Adams’ reference of “other things” includes legislation and ballot initiatives that have been passed into law in states such as California’s Proposition 2, Prevention of Farm Animal Cruelty Act (2008), which “requires that calves raised for veal, egg-laying hens and pregnant pigs be confined only in ways that allow these animals to lie down, stand up, fully extend their limbs and turn around freely.”

When asked what Adams would like to see changed in South Dakota’s livestock industry, she said nothing.

“I think we have great farmers and ranchers in this state; we don’t have anything we want to see changed,” she replied. “I don’t get a lot of pressure from national headquarters; our South Dakota members get to set our state priorities. To see our platform on animal issues, you just have to look at the national Web site.”

Despite Adams’ reassurances, it does little to ease concerns of the state’s farmers and ranchers. Many producers were at the capital the day of Adams’ event to visit with legislators, as well. Although Adams insisted HSUS wasn’t focused on changing laws for food producers in South Dakota, her volunteers lobbied to state legislators and told many, “Next year, we will introduce a felony animal cruelty bill in this state.”

HSUS makes an annual ranking of states on animal policies, which it will more than likely use to push this bill forward next year. According to the report, South Dakota ranked 51st. A few of the categories HSUS uses to rank each state include: prohibiting bear, cougar, dove hunting; prohibiting hunting on Sundays; prohibiting gestation crates for hogs; prohibiting battery cages for hens; prohibiting tail docking of dairy cows; and limiting the number of breeding dogs at a facility.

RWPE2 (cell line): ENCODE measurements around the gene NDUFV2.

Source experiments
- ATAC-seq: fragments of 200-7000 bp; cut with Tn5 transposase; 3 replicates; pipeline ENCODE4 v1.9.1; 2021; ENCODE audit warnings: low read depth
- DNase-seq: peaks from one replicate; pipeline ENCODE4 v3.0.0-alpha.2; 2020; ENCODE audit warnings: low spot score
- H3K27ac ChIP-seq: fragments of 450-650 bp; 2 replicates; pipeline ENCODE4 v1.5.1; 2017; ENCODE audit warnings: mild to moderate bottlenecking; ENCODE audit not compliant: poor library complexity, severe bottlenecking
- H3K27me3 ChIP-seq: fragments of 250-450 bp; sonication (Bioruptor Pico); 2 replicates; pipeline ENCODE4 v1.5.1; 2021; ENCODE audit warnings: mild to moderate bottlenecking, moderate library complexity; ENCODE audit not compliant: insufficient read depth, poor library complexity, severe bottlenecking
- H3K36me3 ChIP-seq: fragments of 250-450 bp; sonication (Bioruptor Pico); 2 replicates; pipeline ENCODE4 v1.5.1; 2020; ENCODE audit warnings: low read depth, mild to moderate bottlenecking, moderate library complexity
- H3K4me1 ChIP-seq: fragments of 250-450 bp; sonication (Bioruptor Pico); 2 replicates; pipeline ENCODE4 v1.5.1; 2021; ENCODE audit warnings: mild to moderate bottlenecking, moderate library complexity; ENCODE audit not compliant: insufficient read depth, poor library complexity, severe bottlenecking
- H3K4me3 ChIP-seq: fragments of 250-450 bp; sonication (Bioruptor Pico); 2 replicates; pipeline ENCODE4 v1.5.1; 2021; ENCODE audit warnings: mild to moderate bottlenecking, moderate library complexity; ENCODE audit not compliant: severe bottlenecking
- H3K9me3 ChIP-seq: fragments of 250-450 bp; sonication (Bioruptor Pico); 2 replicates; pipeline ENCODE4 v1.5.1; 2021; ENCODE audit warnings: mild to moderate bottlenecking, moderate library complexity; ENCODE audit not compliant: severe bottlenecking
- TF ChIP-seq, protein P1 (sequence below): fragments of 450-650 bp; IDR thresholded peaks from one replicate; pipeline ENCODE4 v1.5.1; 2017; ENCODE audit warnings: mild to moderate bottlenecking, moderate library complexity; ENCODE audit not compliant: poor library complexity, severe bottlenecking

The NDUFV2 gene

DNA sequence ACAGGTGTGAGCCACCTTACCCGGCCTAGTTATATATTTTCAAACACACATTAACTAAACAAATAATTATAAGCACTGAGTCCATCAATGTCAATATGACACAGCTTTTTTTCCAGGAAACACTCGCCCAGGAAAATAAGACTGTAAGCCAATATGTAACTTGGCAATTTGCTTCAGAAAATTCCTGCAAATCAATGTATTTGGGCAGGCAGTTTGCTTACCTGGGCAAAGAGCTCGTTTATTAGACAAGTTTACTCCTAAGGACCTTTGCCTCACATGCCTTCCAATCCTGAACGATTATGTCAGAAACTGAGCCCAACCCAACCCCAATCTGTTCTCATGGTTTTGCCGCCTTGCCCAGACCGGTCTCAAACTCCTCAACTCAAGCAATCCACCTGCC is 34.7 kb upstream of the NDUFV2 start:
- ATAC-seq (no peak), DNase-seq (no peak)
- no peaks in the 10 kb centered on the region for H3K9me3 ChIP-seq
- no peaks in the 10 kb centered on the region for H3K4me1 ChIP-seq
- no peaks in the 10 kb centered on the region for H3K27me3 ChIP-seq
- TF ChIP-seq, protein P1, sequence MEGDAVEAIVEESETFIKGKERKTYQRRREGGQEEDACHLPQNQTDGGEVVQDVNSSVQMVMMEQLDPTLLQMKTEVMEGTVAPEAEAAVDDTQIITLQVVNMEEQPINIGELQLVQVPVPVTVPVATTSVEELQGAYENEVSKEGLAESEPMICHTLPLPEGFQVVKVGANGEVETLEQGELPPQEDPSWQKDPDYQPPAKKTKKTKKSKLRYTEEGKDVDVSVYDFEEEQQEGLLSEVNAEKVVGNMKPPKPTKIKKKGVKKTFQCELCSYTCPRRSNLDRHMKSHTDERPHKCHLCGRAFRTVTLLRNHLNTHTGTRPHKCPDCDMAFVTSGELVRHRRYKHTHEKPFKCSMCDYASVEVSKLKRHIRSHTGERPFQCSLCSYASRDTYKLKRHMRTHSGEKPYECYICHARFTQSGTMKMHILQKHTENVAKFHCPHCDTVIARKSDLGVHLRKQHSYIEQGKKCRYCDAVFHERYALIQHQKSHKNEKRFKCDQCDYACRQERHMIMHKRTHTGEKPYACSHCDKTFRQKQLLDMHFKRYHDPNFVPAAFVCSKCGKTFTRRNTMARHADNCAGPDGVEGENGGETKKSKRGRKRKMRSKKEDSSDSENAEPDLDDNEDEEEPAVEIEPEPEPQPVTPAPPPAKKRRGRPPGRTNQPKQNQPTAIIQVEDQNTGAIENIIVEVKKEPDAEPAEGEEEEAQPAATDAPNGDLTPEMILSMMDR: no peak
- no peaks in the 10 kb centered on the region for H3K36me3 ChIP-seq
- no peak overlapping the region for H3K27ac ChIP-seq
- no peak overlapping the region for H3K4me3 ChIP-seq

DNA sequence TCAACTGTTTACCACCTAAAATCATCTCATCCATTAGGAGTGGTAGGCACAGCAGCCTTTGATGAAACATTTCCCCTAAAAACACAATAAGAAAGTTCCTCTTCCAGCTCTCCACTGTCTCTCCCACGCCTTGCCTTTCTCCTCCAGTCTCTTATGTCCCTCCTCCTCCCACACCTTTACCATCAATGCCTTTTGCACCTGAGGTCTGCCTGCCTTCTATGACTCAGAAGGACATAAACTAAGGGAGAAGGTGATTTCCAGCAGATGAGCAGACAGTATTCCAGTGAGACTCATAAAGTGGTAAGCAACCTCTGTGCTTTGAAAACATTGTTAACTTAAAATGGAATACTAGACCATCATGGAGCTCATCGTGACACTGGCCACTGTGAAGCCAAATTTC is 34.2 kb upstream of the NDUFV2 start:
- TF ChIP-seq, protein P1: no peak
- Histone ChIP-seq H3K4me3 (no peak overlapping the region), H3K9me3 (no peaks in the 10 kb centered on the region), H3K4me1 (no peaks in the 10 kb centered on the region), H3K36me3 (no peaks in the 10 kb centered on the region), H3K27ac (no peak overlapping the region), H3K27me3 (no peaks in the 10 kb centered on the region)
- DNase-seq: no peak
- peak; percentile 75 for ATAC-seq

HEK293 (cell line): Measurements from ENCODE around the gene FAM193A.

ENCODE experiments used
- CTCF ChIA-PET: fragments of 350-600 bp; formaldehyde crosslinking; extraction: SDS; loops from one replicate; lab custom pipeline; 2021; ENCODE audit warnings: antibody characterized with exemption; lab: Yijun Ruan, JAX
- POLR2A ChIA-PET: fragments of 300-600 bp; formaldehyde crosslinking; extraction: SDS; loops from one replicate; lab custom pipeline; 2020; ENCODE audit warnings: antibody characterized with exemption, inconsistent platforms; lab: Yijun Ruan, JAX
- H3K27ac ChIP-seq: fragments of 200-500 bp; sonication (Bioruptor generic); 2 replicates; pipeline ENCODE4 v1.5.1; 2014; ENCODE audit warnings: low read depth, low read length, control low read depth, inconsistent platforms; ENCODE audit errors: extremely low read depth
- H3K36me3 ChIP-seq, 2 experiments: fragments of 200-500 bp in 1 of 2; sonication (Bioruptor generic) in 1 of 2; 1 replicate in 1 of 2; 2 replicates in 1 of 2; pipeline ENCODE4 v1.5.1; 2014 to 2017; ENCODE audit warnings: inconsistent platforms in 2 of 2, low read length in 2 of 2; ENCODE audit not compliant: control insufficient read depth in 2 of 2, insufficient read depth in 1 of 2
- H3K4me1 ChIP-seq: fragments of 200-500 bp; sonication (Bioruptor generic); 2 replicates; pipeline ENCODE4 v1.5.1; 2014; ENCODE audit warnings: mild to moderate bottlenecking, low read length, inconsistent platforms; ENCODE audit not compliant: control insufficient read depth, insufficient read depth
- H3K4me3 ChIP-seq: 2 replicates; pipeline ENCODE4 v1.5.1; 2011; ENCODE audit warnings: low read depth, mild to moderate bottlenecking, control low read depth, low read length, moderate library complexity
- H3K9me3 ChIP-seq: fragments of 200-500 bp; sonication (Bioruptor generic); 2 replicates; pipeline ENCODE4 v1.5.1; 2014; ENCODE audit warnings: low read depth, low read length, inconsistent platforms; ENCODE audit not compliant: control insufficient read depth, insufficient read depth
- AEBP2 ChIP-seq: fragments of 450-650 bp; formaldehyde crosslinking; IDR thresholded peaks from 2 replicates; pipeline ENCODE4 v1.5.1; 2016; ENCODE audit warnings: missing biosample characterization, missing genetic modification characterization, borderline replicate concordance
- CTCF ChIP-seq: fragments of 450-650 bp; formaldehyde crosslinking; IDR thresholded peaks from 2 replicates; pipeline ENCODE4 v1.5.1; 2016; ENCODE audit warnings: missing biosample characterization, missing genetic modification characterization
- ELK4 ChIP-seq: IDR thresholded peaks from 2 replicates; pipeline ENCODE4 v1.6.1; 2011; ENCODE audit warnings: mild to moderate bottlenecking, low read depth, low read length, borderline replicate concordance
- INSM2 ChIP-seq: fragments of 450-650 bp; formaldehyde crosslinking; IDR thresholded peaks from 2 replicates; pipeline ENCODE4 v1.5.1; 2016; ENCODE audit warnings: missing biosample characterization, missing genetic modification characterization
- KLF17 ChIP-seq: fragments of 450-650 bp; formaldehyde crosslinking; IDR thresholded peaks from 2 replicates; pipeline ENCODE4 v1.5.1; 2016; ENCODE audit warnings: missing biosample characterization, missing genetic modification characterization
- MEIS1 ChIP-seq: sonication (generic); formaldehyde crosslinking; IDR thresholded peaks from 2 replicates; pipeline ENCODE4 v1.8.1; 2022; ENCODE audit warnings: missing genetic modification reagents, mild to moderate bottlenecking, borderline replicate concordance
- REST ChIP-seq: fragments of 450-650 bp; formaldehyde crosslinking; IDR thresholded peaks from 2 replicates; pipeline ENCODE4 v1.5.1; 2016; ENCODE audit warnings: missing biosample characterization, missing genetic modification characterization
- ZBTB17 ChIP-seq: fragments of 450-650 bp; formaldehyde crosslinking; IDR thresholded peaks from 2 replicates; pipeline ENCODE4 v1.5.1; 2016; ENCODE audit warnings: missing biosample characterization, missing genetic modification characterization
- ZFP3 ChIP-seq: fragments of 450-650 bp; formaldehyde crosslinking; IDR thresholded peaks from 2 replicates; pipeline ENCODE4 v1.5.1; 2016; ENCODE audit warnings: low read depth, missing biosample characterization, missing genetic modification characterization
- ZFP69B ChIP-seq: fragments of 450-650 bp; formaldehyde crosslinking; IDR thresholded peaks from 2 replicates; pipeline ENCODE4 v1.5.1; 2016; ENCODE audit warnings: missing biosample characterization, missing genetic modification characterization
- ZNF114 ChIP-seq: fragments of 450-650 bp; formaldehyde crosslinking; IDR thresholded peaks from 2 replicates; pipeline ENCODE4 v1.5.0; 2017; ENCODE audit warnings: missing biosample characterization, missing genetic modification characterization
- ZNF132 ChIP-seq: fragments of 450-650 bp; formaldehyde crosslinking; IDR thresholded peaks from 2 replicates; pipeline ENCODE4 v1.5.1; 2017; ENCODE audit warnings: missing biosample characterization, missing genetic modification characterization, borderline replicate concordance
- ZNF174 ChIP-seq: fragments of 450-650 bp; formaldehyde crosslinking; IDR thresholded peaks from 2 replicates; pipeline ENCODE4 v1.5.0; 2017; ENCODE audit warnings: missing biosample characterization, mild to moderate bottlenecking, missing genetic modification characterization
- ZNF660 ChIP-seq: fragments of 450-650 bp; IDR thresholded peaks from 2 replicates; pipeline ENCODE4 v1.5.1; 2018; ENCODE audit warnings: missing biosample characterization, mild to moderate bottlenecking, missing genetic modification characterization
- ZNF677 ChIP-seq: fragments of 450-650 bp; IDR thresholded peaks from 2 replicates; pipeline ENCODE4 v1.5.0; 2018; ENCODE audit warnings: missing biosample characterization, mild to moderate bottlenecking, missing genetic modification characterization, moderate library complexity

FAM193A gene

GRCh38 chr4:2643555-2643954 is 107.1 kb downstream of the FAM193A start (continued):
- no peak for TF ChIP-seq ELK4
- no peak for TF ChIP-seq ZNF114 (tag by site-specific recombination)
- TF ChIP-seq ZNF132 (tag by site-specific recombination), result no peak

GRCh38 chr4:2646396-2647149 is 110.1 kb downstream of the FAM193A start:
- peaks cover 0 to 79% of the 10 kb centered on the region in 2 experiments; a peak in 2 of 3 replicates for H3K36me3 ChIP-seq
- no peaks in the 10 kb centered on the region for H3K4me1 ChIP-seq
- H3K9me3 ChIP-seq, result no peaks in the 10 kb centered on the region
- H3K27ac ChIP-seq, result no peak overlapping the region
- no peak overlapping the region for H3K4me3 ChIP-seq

“I have been a member of HSUS for 12 years where I have volunteered as a citizen lobbyist and activist for the organization,” Adams added. “Now I have the chance to get things done here in South Dakota as a lobbyist for HSUS.”

While she refused to admit to any agenda relating to animal agriculture, ranchers continue to pay close attention to the priorities HSUS sets for South Dakota and other regions.

Adams says she is open to hearing what producers are concerned about, but has refused dialogue with ranchers on two occasions already in her first year on the job.

PHOTOCUTLINE:

humane-lobby-day-2011-map:

Darci Adams, the Humane Society of the U.S. (HSUS) state director for South Dakota, invited fellow lobbying friends to Pierre on Feb. 15, 2011 for an event dubbed, “South Dakota Humane Lobby Day.” A dozen members of the group showed up to visit with the state’s elected officials.

Representing dogs and cats in name only, it’s no secret that HSUS is a powerful lobbying organization with an empire worth $191.3 million that uses less than 1 percent of its budget to fund hands-on pet shelters, according to Humane Watch. Instead of putting those dollars to use helping dogs and cats they vow to protect, HSUS spends millions of dollars on pension funds, retirement plans, salaries and, of course, lobbying. In 2010, 97 new state laws and regulations for animals were enacted, many relating to the way food is produced in the U.S.